One of the first indie games I ever bought was a little British adventure game called Time Gentlemen, Please!, the commercial sequel to the freeware adventure game Ben There, Dan That! That was about a decade ago. This year, Lair of the Clockwork God has been released as the third game in the series (and the only one with an unpunctuated name).
The first two entries in the series played as fairly traditional point-and-click adventure games, deriving much of their humour from lampooning the conventions of that genre. This one stretches its range, both in gameplay and humour. The premise is this: after spending the previous two games as Ben’s Max-like sidekick, Dan has decided to abandon the adventure game genre for the more hip and relevant indie platformer scene. He has learnt to run and jump and his character design has been changed to a squat, pixelated form with a nose that’s a different colour from the rest of his face. The beginning of Clockwork God finds him eagerly anticipating a new, more impressionistic and allegorical adventure, ala Braid or LIMBO. Ben, on the other hand, stubbornly sticks to the point-and-click format of the duo’s previous adventures, refusing to jump or even walk faster.
Thus, from the start, you find yourself switching between two different games to get past different obstacles. Dan will rush ahead to scout out the map until he runs into an insurmountable obstacle, such as a wall that’s too high to jump over or a cloud of deadly gas. At this point, Ben will amble along behind him, examining scenery and adding loose objects to his inventory as he goes, and solve a puzzle to clear the way, or combine some inventory items to give Dan a new ability. Alternatively, Ben will amble along until he comes to an obstacle, such as a pit or a ledge that can’t be calmly walked over, and then Dan will have to find a way to transport Ben across.
This bifurcated gameplay helps to smooth over the frustration inherent in both composite genres. If you get annoyed at a particularly tricky jump while playing as Dan, you can switch to Ben for a bit and combine some inventory items. And if you get frustrated with an obtuse puzzle as Ben, you can switch to Dan and jump around collecting things. That said, the characters’ interdependence means there will still be points where they bottleneck each other.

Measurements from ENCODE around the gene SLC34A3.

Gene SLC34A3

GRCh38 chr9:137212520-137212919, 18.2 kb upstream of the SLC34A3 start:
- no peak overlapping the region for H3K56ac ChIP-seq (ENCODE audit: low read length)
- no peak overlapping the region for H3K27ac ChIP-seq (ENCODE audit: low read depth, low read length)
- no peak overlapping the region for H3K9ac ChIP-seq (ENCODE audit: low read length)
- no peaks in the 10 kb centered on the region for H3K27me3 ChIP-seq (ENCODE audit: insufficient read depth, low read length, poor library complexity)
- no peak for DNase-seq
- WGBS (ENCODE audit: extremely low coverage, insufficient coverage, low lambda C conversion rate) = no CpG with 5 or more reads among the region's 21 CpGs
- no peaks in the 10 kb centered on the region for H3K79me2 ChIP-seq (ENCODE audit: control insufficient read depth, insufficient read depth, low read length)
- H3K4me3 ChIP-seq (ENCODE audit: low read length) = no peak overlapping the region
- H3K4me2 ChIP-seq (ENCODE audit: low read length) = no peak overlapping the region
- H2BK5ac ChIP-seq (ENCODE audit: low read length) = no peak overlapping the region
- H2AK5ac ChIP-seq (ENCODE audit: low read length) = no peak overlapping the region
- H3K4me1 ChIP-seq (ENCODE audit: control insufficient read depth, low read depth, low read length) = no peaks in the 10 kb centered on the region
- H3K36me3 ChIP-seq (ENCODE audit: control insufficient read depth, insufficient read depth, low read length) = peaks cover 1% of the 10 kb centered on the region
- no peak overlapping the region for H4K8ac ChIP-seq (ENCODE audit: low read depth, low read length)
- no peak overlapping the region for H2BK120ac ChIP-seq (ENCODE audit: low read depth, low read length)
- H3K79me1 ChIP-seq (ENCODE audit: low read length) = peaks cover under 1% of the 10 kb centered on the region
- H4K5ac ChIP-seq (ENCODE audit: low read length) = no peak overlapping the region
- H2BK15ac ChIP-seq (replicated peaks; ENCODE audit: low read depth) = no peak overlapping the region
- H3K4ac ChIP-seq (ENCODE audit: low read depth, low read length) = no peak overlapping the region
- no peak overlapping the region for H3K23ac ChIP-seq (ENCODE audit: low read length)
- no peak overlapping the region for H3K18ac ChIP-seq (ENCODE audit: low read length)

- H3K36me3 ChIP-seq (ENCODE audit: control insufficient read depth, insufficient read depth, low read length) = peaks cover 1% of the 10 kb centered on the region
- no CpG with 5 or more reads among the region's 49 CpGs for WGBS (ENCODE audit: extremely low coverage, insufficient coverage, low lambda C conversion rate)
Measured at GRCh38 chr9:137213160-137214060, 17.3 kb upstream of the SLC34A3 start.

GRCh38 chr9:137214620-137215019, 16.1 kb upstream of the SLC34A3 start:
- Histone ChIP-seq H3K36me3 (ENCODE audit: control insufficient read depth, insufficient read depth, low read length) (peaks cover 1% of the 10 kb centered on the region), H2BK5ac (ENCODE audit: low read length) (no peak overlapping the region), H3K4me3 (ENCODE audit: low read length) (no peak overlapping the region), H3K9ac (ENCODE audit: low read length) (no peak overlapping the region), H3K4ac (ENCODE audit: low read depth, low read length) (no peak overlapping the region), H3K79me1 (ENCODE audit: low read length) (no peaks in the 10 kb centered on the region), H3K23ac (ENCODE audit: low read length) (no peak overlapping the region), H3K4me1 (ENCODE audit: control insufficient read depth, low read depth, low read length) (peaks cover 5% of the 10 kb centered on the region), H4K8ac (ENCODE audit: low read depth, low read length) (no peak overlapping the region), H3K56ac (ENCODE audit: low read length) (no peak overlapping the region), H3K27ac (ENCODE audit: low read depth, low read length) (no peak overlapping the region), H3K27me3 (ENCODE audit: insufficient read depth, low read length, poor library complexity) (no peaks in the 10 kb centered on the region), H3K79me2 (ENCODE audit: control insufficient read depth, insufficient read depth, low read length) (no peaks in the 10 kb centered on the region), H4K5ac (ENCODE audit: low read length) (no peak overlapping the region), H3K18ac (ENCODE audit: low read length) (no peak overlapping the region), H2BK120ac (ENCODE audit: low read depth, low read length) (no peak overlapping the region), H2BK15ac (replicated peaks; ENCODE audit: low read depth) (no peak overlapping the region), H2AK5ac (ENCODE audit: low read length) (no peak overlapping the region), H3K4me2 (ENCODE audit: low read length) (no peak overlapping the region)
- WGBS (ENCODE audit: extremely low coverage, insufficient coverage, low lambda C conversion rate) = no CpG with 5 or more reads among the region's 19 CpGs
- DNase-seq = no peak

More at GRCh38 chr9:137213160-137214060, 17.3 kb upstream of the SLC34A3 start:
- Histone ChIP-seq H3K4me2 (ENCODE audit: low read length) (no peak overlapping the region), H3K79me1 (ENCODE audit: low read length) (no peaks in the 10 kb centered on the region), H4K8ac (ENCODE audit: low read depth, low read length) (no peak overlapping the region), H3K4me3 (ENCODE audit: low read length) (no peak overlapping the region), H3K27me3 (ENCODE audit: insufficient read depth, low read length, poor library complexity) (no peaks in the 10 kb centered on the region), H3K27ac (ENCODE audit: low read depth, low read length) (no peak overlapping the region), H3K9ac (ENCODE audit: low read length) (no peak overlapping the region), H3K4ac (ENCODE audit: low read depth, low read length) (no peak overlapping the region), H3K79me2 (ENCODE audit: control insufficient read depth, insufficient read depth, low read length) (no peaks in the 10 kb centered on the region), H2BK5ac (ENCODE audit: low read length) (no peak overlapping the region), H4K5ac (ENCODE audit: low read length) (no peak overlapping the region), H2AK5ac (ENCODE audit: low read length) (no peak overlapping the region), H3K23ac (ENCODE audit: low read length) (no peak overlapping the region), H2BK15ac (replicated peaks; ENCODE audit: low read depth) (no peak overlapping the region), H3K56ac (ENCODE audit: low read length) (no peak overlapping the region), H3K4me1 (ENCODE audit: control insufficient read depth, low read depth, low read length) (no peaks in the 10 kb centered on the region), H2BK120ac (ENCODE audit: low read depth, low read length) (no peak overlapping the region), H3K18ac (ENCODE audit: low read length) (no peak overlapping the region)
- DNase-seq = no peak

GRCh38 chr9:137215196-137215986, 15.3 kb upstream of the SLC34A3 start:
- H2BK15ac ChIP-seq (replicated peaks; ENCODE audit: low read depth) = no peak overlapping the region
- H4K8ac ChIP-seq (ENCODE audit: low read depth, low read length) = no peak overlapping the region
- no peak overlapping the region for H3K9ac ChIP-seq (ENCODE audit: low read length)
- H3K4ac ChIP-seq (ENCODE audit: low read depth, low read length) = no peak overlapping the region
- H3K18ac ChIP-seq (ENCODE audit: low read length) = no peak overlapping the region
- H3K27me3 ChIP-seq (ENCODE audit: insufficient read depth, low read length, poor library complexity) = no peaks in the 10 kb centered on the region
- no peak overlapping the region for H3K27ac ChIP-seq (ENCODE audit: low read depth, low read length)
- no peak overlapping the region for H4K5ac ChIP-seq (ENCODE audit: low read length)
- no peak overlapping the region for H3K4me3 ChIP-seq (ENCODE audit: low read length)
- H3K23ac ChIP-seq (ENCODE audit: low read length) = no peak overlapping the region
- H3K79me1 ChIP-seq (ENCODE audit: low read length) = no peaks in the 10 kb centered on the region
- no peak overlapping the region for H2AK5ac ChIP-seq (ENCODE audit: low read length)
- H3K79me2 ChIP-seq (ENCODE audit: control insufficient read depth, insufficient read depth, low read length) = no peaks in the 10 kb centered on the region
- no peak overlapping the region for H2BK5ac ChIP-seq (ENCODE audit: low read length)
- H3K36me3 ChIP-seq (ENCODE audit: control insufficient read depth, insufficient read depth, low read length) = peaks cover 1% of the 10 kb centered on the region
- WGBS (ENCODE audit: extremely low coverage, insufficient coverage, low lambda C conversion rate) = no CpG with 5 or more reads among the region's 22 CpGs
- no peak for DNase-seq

Through 21 chapters of varying length, the game comes up with many twists and wrinkles on its basic formula. A few chapters see the two characters are physically separated, some are pure puzzle, and others are pure platforming. In a few places, the game even dips into completely new genres. And all this is accompanied by a constant stream of sharp, if occasionally crude, humour.
The main weakness of the dual-genre approach is in the controls. Dan’s platforming is naturally keyboard-heavy, with the mouse used only to move the camera around when you want to see if his next jump’s going to land him on a platform that’s just off-screen or plunge him to his doom. Ben’s adventuring makes much heavier use of the mouse, but its controls appear to have been retrofitted from Dan’s. For Ben to interact with the nearest object, you must press Q, which brings up a verb coin where you need to use the mouse to select an action. If there are two or more objects in your interacting range, you press E to cycle through them before Qing. Finally, if you want to look at something far away, you hold the right mouse button to make a sluggish pointer appear, manoeuvre it over the thing you want to look at, and press Q. It’s a very complicated interface, and one that’s 90% keyboard but you still have to awkwardly reach for the mouse every now and then. Although I did eventually get used to it (and it’s still better than Grim Fandango’s tank controls) I can’t help but wonder why Ben doesn’t just have a standard mouse pointer.
Clockwork God riffs on pretentious indie platformers and adventure conventions in close to equal measure, but its heart is clearly still with the latter genre. Many of the pure platforming segments are exercises in frustration, lacking the atmosphere and engagement of a game that plays this stuff seriously – the price one pays for parody, perhaps. One such segment in the late game explicitly spells out its intention to make you angry. The game is at its best when adventuring with Ben, or when Dan’s platforming is explicitly dependant on Ben’s adventuring. When the two are disconnected, the purely mechanical nature of the platforming quickly grows dreary, as the bulk of the story and humour is delivered through the adventure component.
Fortunately, among its impressive selection of accessibility settings, Clockwork God provides a “platform assist” slider, which can be used to tweak the difficulty of the platforming sections to reduce (or increase) your frustration levels. Keep in mind that you have to restart the game after changing it.
But these are minor complaints. That a combination adventure/platformer does not reach the highest pinnacle of design in both genres is not a black mark against its name. Whatever deficiencies it has in pure platforming, it makes up for in consistently funny writing, creative settings, and a number of extremely clever puzzle solutions – there’s one that even involves a whole separate game. There’s also a particularly ingenious puzzle solution near the end of the game which I don’t think I’ve ever seen before. After getting it, I stopped playing for a good five minutes just to appreciate its boldness.
Lair of the Clockwork God is well worth your time if you like adventure games, British humour and/or games about games. The platformer aspect adds some variety, but it’s not something that I would recommend on its own, or something that should get in your way if you don’t usually go for it.
The two earlier games are also well worth it, and can be had for a very reasonable fee. It turns out that decade-later sequels can also be good.